I have encountered more than once, with embarrassment for the profession, physicians mistakenly advising diabetic patients to avoid any wine, “because it’s loaded with carbohydrates.” Au contraire: the typical table wine contains almost no carbohydrate. Both the American Diabetes Association and diabetes specialists endorse that diabetics are tolerant of, likely even benefit from, moderate drinking, as long as they eat while they drink (to avoid hypoglycemia). Dry wine’s modest complement of calories is provided by its alcohol, seven calories per gram, 87-124 calories per glass. Wine consumption is not associated with weight gain. This is almost as true for off-dry wine, even sweet wine. Nor is wine a ready source of nutrients, such as iron or vitamins.
Polyphenolic compounds, although minor components of wine in terms of concentration (2O-2OO mg percent), have been receiving a large share of attention because of the health-giving properties attributed to some of them. Derived largely from the grape skins, therefore of considerably higher concentration in red wine, which is fermented on the skins, than white, these “phenolics” provide antifungal protection to the grapes and color, tannins, and elements of aroma and taste to wine. Anthocyanins are the red and purple colorants. Minor fractions may come from oak barrels, even from corks. The postulated properties of polyphenols in the drinker are the foci of many medical studies. These compounds, perhaps most famously resveratrol, are believed, in concert with moderate quantities of alcohol, to enhance health and longevity via several mechanisms. They are believed to act as antioxidants, retard excessive blood clotting, reduce cardiovascular disease, such as heart attack and stroke, protect against diabetes and dementia, inhibit cancerous growth, and have other wonderful attributes. Although much supportive evidence has been uncovered, the studies are by no means complete. Even the bioavailability of polyphenols in sufficient quantity to matter is an unresolved question.
The acids of wine are important to ensure its longevity, protect against microbiological spoilage, enliven its color and flavor, and provide tartness and balance against other components. Flabby-tasting, uninteresting wines result from insufficient acidity; tart, meager wines from too much. Tartaric acid is the signature acid of grapes. The potassium salt of tartaric acid, potassium bitartrate (cream of tartar), may, especially in the cold, precipitate to form tasteless and harmless crystals in your wine bottle. Malic acid is the second prominent acid. Also present are lactic, succinic, and citric acids. The bacterially mediated conversion of sharply flavored malic acid, characteristic of green apples, to mellower lactic acid, known as malolactic fermentation, is often fostered by winemakers. Like the addition of sugar, acidification, sometimes legal, must be done with a delicate touch. As for all of wine’s components, harmonious coexistence is the goal.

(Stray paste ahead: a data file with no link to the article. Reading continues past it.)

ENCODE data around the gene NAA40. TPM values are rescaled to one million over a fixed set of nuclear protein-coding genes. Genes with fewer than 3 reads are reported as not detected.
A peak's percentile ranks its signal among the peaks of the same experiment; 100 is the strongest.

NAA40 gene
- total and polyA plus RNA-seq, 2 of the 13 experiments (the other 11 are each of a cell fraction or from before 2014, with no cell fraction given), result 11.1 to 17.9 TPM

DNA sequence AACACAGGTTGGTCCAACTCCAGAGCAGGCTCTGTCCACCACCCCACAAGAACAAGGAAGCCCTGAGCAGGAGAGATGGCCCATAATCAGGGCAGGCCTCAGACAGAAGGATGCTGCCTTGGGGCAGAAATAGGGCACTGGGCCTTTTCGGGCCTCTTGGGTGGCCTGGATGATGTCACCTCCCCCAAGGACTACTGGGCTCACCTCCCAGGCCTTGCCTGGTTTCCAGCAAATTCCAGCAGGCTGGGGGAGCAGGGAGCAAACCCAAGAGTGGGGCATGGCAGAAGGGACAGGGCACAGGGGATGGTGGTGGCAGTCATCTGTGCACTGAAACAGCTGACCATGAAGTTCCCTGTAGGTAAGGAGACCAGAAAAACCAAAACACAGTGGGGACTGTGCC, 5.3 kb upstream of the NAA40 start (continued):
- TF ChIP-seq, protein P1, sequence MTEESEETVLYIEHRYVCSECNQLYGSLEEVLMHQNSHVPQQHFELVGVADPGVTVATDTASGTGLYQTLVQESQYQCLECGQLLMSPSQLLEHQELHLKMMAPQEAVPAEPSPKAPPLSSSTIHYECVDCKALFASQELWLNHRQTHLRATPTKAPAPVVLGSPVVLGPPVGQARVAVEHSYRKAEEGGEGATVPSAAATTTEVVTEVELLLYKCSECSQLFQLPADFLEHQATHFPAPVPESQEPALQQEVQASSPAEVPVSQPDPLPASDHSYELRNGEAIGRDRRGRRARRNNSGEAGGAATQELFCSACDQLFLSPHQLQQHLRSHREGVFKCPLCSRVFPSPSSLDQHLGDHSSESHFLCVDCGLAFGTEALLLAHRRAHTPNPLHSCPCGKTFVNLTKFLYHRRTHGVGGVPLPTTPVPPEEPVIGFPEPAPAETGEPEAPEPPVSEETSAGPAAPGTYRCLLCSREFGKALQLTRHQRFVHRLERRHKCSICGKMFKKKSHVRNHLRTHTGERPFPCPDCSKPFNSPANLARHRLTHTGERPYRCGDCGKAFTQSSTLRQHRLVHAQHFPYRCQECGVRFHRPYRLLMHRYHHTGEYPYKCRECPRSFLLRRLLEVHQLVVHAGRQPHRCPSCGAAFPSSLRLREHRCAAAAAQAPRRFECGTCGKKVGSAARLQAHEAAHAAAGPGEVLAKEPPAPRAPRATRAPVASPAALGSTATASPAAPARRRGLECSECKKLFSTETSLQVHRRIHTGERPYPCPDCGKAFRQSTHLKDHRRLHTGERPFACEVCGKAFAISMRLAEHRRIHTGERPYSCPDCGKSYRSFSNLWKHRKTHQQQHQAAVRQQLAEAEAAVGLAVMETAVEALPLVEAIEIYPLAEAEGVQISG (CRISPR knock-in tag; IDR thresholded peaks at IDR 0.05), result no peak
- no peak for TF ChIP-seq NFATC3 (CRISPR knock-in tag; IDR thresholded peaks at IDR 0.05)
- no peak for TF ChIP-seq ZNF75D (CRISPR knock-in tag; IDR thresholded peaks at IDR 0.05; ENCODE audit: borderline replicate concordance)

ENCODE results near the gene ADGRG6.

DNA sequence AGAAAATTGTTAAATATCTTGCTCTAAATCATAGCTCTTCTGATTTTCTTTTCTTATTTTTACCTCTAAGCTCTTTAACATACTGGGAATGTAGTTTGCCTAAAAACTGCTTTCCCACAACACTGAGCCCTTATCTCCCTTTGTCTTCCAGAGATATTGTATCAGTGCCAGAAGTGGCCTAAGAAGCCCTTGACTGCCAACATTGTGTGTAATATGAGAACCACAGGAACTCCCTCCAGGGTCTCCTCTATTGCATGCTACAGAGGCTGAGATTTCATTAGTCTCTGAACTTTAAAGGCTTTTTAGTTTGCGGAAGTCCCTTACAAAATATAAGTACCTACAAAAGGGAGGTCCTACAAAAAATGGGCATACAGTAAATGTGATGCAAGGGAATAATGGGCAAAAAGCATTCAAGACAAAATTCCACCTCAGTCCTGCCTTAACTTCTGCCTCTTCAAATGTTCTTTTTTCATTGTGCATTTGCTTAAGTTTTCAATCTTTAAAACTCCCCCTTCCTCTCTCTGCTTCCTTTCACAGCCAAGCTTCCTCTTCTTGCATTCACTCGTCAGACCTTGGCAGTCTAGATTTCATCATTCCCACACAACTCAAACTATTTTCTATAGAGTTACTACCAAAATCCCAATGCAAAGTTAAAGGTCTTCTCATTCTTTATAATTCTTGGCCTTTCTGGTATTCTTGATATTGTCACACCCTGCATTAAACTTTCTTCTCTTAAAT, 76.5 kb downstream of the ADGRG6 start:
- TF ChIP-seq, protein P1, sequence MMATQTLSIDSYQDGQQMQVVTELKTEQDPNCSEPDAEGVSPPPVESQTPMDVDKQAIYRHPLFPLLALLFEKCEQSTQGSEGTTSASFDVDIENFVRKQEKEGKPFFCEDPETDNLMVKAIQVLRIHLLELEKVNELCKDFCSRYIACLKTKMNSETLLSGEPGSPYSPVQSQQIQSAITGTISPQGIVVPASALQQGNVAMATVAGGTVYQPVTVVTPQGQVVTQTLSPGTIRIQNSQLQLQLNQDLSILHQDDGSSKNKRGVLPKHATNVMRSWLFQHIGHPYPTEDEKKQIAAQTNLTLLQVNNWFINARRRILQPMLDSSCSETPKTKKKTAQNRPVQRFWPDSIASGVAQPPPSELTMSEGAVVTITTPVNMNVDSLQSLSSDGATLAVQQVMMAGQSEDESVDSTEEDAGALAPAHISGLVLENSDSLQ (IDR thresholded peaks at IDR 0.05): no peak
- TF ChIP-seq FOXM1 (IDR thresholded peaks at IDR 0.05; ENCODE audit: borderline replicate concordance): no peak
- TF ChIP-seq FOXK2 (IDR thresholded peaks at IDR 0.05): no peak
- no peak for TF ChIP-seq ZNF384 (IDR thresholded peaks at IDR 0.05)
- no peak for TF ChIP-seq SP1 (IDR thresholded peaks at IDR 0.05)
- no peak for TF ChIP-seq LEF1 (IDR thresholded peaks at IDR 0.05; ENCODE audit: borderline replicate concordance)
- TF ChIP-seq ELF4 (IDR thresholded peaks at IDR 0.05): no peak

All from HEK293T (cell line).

Amino acids and other nitrogen-containing compounds derived from the dead yeast cells, the lees, though present in vanishingly small quantities, may impart some of the characteristic flavor components of sparkling wines.
An essential component of fizzy wines, partially or fully sparkling, carbon dioxide is deliberately included in low concentration in some still white wines to enhance aroma and taste. Some Vinho Verdes and Muscadets, particularly among the latter bottled sur lie, come to mind. I also recall a famous Mosel producer who favored this practice.
There are many components to the smell and taste of wine, some unidentified. Among those we know are esters, formed by the chemical combination of organic acids with alcohol. Fermentation esters produce the fruity aromas of wine. The process of esterification is what causes wines to taste less acidic as they age. Interactions among alcohol, organic acids, esters, and water with time give changes that may be observed in a wine’s aroma and bouquet as it ages. Terpenes are another group of such odorants, characteristic of Muscat, Gewürztraminer, and Riesling.
Any number of flavor compounds, volatiles of varying presence in the diversity of grape varieties, influence aroma and bouquet, even in tiny concentration. Many of these remain unidentified. The Australian Wine Research Institute is engaged in defining dozens.
Glycerol, a minor product of fermentation, may impart minor contributions of sweetness and viscosity. Colloids are polymerized substances that, in appropriate concentration, contribute viscosity and astringency. Both these may be part of infection with the noble rot, Botrytis cinerea, which can render some wines honeyed nectars.
Some components of wine may have little or no organoleptic influence, but other potential import. Just the right content of boron is needed for vine health and appears to help wine consumers avoid prostate cancer and autoimmune disorders. Excess is toxic to vine and drinker.
A harmonious balance of components is necessary to achieve success in winemaking. Even were all the ingredients known, it is extremely improbable that good wine could be concocted without grapes and yeast. We shall look at what should not be in wine next month.